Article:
As for Magnussen, I’m 50/50. If I had to keep 1 driver to provide some sort of continuity, I would pick him. He has scored in 8 of the 14 races thus far and that is commendable after he had such a difficult start to his F1 career being rejected firstly by McLaren (whom he was a junior driver of), for Stoffel Vandoorne, then by Renault for Nico Hulkenberg. He is almost on course to score as many points as he has in his 4 previous years in F1 combined and has genuinely impressed me this season. Me, a guy who still sees him as a McLaren junior and therefore part of an organisation I despise. Magnussen does seem to lack ultimate speed over someone like Grosjean but when it’s points that matters, Magnussen has been getting the job done.
But, there is one option I would pick over either Grosjean or Magnussen. A driver who has even more points and 4 times more fastest laps than both of them combined. He is right in-between Grosjean and Magnussen in terms of age and at the time of writing he is still a free agent for next year. The driver I am referring to is Sergio Perez.
Sergio Perez is, in my opinion, the best all round driver on the entire F1 grid. He has spent his career in upper and lower midfield cars and has pushed them all to their very limits, scoring 8 podiums while doing so. His most recent was in Azerbaijan this year at a Force India team which could have gone bankrupt at any moment, and his most impressive was when he came 2nd at the Malaysian Grand Prix in 2012 where was it not for 1 lock up, he would have won in a Sauber only 2 races into his second season.
I believe Perez could be the man who could take Haas to the next level in F1. We’ve already mentioned his speed, now let's mention his nationality, as a Mexican, he could be a very popular choice for Haas domestically. The US GP at Texas brings many Perez fans from all around the southern States and not to mention the sell-out crowds he brings to the Mexican GP itself. He is a hugely popular driver.
With F1 actively pushing its growth in the US, Haas having Perez could be a key to a huge amount of easy marketing, sponsorship and publicity to a largely untapped market. It’s also the case that Haas is still largely funded through its own funds with relatively few sponsors on the car, if they had a driver who was more likely to open doors to big or even title sponsors, that could make the difference to the team’s longevity in F1.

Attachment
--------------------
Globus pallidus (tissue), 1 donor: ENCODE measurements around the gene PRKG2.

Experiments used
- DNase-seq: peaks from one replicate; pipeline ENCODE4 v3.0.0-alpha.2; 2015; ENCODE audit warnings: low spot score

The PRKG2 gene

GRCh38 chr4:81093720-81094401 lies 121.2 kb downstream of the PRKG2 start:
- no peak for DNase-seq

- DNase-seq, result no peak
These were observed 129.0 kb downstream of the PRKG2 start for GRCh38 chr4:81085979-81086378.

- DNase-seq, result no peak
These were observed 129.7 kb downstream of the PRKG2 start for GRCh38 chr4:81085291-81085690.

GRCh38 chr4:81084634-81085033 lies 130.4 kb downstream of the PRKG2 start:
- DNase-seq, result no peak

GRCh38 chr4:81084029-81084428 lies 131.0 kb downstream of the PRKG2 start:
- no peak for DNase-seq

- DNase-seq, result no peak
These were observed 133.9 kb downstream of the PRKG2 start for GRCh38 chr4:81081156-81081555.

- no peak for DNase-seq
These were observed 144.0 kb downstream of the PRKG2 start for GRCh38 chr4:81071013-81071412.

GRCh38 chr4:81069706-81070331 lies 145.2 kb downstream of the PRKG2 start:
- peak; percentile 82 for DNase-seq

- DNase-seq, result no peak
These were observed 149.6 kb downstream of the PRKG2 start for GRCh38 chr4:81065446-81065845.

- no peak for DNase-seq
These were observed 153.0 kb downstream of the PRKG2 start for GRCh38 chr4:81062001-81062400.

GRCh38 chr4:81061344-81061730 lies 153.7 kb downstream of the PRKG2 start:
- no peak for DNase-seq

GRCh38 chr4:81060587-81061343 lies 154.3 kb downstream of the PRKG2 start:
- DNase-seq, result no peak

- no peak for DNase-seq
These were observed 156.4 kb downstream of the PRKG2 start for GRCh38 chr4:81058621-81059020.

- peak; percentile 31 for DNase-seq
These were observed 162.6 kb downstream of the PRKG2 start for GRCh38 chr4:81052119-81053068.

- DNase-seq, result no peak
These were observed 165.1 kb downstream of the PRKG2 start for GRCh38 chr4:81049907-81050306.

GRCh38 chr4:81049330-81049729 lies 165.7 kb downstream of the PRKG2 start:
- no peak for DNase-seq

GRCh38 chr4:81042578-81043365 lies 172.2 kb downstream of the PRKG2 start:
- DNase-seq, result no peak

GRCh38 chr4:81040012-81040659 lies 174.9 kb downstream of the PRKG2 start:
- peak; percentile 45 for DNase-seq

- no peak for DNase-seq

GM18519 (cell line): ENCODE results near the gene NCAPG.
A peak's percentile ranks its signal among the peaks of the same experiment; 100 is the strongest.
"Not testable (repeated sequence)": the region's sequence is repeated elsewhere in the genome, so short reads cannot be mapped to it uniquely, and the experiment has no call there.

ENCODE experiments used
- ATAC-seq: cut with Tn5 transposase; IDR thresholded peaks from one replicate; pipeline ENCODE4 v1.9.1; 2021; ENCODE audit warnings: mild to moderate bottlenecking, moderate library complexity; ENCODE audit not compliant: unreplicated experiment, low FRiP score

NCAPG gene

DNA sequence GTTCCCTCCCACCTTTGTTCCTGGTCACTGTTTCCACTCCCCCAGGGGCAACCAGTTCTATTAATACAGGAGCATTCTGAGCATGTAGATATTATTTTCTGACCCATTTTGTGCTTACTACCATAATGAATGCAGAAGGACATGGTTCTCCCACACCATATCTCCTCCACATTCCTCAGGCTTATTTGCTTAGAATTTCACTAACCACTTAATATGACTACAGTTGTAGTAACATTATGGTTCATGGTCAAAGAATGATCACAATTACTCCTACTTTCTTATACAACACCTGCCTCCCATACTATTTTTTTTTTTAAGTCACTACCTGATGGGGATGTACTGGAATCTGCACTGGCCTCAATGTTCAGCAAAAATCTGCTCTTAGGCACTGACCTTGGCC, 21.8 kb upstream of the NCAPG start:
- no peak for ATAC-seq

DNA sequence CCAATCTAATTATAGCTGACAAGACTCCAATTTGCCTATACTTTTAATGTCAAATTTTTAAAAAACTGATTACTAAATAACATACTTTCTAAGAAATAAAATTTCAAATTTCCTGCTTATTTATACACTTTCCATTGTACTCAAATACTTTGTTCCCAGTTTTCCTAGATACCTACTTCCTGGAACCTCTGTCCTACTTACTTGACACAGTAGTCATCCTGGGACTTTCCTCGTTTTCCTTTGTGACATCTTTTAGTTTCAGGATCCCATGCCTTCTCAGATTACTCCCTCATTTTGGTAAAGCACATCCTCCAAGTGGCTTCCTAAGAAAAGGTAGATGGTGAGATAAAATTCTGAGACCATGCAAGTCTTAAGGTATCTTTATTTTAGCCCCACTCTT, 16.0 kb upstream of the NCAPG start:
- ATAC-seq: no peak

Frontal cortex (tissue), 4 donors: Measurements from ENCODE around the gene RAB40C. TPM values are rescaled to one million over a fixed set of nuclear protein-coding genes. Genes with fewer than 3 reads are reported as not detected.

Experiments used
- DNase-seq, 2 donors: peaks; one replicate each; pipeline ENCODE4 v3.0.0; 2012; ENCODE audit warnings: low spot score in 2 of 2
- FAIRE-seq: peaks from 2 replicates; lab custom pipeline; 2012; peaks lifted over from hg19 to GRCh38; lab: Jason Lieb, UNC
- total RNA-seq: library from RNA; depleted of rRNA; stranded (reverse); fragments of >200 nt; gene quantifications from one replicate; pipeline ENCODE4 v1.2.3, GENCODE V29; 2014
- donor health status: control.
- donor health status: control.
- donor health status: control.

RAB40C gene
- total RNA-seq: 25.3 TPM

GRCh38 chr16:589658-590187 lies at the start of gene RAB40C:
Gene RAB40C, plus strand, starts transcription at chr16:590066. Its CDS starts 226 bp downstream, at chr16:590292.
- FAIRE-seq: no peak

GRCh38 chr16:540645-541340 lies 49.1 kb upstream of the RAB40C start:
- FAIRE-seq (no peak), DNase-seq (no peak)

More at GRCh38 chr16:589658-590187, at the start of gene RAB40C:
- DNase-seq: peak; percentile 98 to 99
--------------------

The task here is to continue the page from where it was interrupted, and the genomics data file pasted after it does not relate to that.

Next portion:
Perez is also reaching a stage of his career where he will be looking for long term teams where he can become a more de-facto lead driver, and that’s been made far less possible with the buyout at Force India. Lawrance Stroll’s consortium means that current Williams driver, Lance Stroll is more than likely to be coming into the team. I’m not saying Lance is taking the seat off a more deserving driver in Esteban Ocon, however, if I were Perez I wouldn’t be comfortable in my position in the team over a team mate whose father owns the car I’m driving and may be favouring the other side of the garage.
That is why I would very carefully consider the Haas team as an option as they have publicly and repeatedly stated that it chooses its own drivers based on merit over money and is not influenced by outside factors.
So, the final question would be, if I am the Haas boss and I have chosen Perez to join the team, is Magnussen the best choice for the other seat? Well, for the reasons mentioned in this piece, the answer is yes.
Haas will be wanting a layer of consistency both from this year to next, plus in terms of results. Magnussen has proved he is a perfect choice to fit that job description. In many ways he and Perez are very similar talents. Both are fast, not always the fastest over 1 lap, but consistently quick, especially in races where it counts. Two safe, fast and experienced drivers in the cars should be able to maximise the Haas chance of solidifying their place on the grid in 2019.
The other option would be taking on a Ferrari junior in the shape of Chalres LeClerc or Antonio Giovinazzi. Although both would be great drivers for the team, both may even be faster than Perez and Magnussen, but they aren’t safe bets. They aren’t yet proven and as I said Haas need to solidify their place in the hierarchy next year, it wouldn’t be advisable to do the job Ferrari basically bought Sauber for in teaching their young talents the ropes of the sport.
We will see what happens in the coming days and weeks with Haas and all the drivers mentioned. There are hundreds of other factors which can affect how the team and as many as 20 eligible drivers around the world could shape the 2019 grid. At any rate the Haas VF-19 Dallara Ferrari is looking more and more like a golden ticket of the F1 cars that are still available, and only 2 people are going to get the reward.
Stelvio Automotive Article 52 ~ @StelvioAuto